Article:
Social Research and Discussion Group (SRDG)

What is the SRDG?

The SRDG is an annual program at the Department of Sociology & Anthropology. Professor Perez and up to 12 students will meet six times during the academic year (fall and winter terms). For an hour, the group will have an informal conversation about a book designated in advance. The goal is to provide students an opportunity to connect with each other and faculty, read books with a social science perspective in mind, and further develop their analytical skills.

The theme for the 2024-2025 academic year is "The Promises and Perils of College Life."

How do I join?

Students can apply to be a fellow by completing the brief questionnaire at the bottom of this page. The deadline for applications is July 15, 2024. Decisions about admission to the group will be announced in late summer.

What are the responsibilities of a fellow?

Fellows are expected to participate in at least five of the six meetings and share with others their views on the book assigned. There are no tests or papers required. At the end of the academic year, participants who have attended the required number of meetings will receive a certificate.

What is the cost?

Participation is free! There are no fees, and dinner is covered by SOAN. You can purchase the books, or get them from the library.

I am planning to study abroad during one of the terms, can I still participate?

Yes you can, students travelling abroad on a program associated with the university will receive a waiver for the meetings in which they are outside the country.

Where can I find more information?

For questions, please email Dr. Perez at

2024-2025 SRDG Theme

"The Promises and Perils of College Life"

Is college truly a tool for social mobility, or is it a four-year long party for entitled young people? Is it a key mechanism for critical thinking and debate, or an indoctrination machine? Does higher education offer a way up the social ladder for the underprivileged, or does it actually reinforce existing inequalities?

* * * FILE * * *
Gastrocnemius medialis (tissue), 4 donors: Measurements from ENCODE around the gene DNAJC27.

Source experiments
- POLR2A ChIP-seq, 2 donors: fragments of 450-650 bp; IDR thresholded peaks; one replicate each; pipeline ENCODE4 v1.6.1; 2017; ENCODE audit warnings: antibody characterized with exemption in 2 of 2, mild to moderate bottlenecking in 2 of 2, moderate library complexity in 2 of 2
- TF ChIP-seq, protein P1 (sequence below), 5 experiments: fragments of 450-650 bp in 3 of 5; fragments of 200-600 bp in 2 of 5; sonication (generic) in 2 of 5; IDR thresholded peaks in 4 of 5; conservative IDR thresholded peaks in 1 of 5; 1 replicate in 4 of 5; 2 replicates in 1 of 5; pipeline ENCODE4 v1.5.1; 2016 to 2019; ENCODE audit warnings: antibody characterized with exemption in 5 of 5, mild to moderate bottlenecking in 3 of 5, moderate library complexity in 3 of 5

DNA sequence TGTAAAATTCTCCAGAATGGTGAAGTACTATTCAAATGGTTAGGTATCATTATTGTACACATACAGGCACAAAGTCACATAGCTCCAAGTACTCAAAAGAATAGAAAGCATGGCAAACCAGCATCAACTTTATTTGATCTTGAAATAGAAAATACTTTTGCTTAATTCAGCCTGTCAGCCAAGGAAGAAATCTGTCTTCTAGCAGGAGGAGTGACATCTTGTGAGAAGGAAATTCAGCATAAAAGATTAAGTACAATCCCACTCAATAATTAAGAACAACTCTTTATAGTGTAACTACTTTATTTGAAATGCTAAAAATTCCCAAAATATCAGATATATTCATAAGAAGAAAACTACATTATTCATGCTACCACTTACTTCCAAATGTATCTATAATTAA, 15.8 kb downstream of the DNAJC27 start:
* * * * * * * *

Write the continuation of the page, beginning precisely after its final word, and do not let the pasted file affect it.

Universities have always been contentious spaces, locations where new ideas are born, established notions face challenges, and leadership gets forged. In recent years, both the premium and the cost of college have skyrocketed. Evidence shows that attainment of a degree is a key difference between those who thrive and those who struggle, yet the burden of achieving such credentials has reached record levels.

In this context, the sixth cohort of fellows of the Social Research and Discussion Group will read books that critically analyze places like Washington and Lee. How can colleges provide an educational and enlightening experience to a diverse student body in an increasingly complex world? What role do social life and athletics play in institutions of higher learning? What are, in short, the promises and perils of life in a 21st century American university?

Books in the Series

  • Murray Spencer, Beer and Circus.
    Lisa Wade, American Hookup.
    John Hechinger, True Gentlemen.
    Elizabeth Armstrong and Laura Hamilton, Paying for the Party.
    Anthony Jack, The Privileged Poor.
    Andrew Delbanco, College: What It Was, Is, and Should Be.

To apply, please use this link.